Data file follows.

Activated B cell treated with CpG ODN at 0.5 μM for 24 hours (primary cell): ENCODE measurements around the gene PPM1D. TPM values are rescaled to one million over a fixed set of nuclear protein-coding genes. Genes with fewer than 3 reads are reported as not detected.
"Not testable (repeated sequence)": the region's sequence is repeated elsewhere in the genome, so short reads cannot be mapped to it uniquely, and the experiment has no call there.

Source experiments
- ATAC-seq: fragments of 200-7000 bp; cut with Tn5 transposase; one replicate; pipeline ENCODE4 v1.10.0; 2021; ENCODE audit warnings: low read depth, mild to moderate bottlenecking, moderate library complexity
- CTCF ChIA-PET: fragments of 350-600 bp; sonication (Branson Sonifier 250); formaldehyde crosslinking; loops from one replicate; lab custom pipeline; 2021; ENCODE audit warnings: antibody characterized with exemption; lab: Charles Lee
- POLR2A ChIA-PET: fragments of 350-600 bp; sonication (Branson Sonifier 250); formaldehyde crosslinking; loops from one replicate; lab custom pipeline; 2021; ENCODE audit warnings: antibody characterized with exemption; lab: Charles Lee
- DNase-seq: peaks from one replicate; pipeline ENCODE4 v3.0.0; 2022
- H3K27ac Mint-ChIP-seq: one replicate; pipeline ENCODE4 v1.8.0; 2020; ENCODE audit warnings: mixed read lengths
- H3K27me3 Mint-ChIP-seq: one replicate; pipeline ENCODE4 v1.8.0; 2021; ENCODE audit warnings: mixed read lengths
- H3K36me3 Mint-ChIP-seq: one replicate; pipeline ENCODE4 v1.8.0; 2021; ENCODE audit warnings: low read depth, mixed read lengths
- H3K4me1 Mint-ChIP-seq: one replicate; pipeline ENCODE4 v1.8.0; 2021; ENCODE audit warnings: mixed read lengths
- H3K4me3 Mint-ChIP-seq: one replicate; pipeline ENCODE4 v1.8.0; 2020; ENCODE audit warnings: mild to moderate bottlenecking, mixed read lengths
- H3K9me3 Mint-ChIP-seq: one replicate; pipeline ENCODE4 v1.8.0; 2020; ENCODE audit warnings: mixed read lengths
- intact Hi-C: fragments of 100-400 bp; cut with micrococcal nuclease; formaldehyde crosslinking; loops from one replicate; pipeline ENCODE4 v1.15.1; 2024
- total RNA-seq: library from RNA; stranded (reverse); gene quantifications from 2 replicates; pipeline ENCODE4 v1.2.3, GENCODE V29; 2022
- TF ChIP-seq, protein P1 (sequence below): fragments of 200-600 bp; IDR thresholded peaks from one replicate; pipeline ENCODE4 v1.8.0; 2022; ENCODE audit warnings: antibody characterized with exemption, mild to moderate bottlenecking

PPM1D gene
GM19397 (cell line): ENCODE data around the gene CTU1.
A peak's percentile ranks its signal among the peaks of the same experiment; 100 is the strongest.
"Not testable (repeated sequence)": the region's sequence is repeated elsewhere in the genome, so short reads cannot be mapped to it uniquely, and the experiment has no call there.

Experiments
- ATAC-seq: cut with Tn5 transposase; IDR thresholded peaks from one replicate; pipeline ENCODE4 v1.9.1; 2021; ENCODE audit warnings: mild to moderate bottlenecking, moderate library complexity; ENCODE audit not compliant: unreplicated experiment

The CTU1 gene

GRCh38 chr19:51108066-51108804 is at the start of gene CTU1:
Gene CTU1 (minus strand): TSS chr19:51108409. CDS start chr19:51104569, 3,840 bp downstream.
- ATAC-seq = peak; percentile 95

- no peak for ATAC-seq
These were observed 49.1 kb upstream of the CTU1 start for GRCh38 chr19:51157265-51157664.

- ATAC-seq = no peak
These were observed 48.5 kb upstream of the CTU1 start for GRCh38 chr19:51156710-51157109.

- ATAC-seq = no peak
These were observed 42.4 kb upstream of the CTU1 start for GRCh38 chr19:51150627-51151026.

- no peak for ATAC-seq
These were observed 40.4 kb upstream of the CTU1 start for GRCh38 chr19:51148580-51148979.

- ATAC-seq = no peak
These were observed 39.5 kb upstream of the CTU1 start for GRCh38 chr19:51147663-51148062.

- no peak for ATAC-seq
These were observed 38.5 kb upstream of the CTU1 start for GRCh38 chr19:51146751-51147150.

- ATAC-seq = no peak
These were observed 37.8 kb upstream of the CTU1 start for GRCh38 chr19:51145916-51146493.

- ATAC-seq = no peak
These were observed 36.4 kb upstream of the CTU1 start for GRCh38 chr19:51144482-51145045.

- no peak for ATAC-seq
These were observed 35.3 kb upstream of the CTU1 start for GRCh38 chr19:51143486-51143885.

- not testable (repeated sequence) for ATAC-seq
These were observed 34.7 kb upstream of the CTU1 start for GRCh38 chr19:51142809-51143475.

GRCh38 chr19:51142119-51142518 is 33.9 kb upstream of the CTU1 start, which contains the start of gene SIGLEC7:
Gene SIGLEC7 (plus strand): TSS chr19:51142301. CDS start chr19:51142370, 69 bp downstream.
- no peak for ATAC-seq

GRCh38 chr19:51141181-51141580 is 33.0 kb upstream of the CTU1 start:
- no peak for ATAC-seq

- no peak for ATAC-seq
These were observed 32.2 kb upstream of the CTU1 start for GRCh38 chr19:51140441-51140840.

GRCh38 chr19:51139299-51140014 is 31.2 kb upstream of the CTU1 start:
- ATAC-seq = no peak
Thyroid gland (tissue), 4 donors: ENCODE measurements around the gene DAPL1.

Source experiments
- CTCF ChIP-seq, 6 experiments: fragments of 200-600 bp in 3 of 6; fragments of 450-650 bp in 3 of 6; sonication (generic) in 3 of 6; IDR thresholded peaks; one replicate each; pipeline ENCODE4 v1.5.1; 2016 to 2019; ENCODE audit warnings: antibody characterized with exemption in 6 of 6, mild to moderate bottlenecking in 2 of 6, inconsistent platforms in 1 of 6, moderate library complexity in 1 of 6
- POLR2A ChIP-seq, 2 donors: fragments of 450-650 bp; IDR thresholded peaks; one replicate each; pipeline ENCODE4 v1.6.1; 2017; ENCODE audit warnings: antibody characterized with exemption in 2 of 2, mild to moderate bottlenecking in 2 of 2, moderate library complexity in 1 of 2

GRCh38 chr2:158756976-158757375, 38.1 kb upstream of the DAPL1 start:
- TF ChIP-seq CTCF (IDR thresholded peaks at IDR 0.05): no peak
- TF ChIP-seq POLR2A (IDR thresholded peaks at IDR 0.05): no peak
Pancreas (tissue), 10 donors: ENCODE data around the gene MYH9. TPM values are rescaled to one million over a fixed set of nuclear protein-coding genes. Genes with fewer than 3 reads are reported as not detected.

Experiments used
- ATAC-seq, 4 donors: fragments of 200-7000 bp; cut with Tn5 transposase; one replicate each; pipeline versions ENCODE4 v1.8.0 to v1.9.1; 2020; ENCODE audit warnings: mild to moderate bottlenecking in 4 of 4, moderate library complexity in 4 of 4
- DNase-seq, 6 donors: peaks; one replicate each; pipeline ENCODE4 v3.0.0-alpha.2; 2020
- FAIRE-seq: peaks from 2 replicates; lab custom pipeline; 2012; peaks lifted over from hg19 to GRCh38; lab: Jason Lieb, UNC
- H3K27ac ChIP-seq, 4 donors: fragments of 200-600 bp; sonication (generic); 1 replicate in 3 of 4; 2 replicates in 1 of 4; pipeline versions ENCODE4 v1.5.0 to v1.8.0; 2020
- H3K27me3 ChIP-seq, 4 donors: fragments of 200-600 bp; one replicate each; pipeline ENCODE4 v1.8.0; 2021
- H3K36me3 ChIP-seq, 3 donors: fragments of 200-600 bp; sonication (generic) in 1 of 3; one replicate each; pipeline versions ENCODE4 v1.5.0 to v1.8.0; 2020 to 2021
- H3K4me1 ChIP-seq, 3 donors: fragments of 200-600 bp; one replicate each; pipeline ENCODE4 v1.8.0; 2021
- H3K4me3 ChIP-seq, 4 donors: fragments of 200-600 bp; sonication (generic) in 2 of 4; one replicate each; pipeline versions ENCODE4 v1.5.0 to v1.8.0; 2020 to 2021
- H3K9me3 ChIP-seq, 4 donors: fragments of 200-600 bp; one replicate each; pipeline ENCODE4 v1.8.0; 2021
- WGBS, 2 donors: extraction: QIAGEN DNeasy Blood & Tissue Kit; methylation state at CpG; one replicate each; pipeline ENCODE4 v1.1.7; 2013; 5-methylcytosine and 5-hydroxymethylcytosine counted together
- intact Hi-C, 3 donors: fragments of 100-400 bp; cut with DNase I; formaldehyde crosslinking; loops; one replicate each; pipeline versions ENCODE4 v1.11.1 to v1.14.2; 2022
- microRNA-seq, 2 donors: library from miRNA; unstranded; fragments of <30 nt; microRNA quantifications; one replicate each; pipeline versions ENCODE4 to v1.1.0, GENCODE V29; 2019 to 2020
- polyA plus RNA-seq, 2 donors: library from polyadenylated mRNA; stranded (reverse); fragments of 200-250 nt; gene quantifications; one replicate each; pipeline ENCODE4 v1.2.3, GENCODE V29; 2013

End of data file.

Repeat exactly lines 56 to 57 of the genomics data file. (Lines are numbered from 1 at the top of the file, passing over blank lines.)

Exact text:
Thyroid gland (tissue), 4 donors: ENCODE measurements around the gene DAPL1.

Source experiments